Like the state and nation, St. Petersburg continues to see a rise in antisemitic incidents; a local synagogue received a bomb threat during its Sept. 10 service.
City Councilmember Gina Driscoll introduced a resolution to formally establish a definition of antisemitism Sept. 14, on the eve of Rosh Hashanah (the Jewish New Year). The council approved the measure to help identify, measure, monitor and combat antisemitism – after Councilmember John Muhammad abruptly left the dais.
The “non-legally binding working definition” states, “Antisemitism is a certain perception of Jews, which may be expressed as hatred toward Jews. Rhetorical and physical manifestations of antisemitism are directed toward Jewish or non-Jewish individuals and/or their property, toward Jewish community institutions and religious facilities.”
The resolution received overwhelming support from the council and public speakers. Mike Igel, chairman of the Florida Holocaust Museum, said its approval would show residents that council members are “upstanders” rather than “bystanders.”
Igel said he spoke on behalf of the museum, the six million people who died in the Holocaust and his grandparents, who survived. He also spoke on behalf of St. Petersburg residents like Helen Kahan, an Auschwitz concentration camp survivor who recently celebrated her 100th birthday.
“This gives us a tool,” Igel said. “You can’t solve a problem until you identify the problem.”
Eric Passman, president of the B’nai Israel Men’s Club, noted that his synagogue’s recent bomb threat underscored a persistent problem. The city resolution states that crimes against the Jewish community accounted for 80% of the state’s religiously motivated incidents in 2020.
The document adds that antisemitic incidents increased by 50% in Florida from 2020 to 2021. Passman said a synagogue in California received an identical bomb threat on the same evening.
“There was a time in the late 1990s, early 2000s, that I thought antisemitism was finally behind us,” he said. “I’m not sure when it changed, but we now seem to be in an ever-growing cycle of hate.”
Muhammad noted he approved a resolution honoring Holocaust victims “without hesitation.” As a Muslim, Muhammad said he understood what it was like to live under threat in the aftermath of 9/11.
Muhammad stressed that he made new friends and strengthened previous relationships within the Jewish community through his 11 months on the dais. However, he took issue with the resolution and definition’s “overbroad” language.
“We have to protect the rights of those who have unpopular or controversial views – within the bounds of civility,” Muhammad said. “As long as they are not explicitly advocating for discrimination, persecution, hurt, harm or danger …
“Another concern with the definition is that its subjective nature determining what constitutes hatred towards Jews leaves room for differing opinions and interpretations, potentially leading to the misuse of the definition and suppression of legitimate free speech.”
That was the last of multiple monologues from Muhammad, as Councilmember Copley Gerdes interjected and motioned for a vote. Despite speaking at length during the routine presentation, Muhammad asked to add another comment.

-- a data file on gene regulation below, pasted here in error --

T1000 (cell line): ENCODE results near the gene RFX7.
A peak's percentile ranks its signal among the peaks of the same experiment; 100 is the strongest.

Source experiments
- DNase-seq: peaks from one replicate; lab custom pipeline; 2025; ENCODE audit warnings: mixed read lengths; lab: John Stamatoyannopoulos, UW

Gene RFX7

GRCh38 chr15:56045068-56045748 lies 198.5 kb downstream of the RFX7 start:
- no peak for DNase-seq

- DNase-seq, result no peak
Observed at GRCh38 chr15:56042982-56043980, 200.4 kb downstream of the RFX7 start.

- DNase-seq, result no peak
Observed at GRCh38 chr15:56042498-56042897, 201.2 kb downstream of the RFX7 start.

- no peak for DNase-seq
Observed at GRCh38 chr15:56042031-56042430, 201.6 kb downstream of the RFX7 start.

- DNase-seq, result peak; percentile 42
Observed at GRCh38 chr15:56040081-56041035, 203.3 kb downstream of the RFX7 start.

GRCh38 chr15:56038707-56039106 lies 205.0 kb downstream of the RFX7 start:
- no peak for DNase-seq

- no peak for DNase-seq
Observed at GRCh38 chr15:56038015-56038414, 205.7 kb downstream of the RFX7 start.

Council Chair Brandi Gabbard denied his request. Muhammad left the dais.
Earlier in the meeting, Muhammad asked Jewish leaders to define what makes someone Jewish. Igel called the question complicated and said it includes ethnicity, religion and culture.
“I think it’s safe to say it’s all those things,” he added. “Hitler and Nazis didn’t ask if you believed in God or went to synagogue before they murdered someone.”
Muhammad also noted the resolution acknowledges that the Jewish community has enriched St. Petersburg “through their leadership and contributions to the arts, business, academia and government. While he called that “phenomenal,” Muhammad said someone could misconstrue highlighting their achievements as antisemitic.
The International Holocaust Remembrance Alliance provided the definition. The organization listed the myth that Jews control the media, government and other societal institutions as antisemitic.
Igel said there is a distinction between “control” and “success.”
Before leaving council chambers, Muhammad said his concerns stemmed from people falsely accusing him of antisemitism due to his religion and affiliations. “And so, this is somewhat personal to me,” he said.
Muhammad said the term “working definition” implies that it could evolve. “May be expressed as hatred,” he added, also raised a red flag.
Muhammad questioned who would decide if a public comment was antisemitic. While the definition is not legally binding, he said authorities would still use it to identify antisemitism in court hearings and investigations.
“I take my responsibility to protect those principles of free speech – and address the issue of rising antisemitism seriously,” Muhammad added. “The First Amendment is the saving grace of our democracy.”
The council unanimously approved the resolution, with Councilmember Richie Floyd and Muhammad absent. After the vote, Gabbard said, “We see people in positions of power, specifically, inciting this hate both publicly and behind the scenes.
“It is dangerous, it is irresponsible, and quite frankly, it disgusts me.”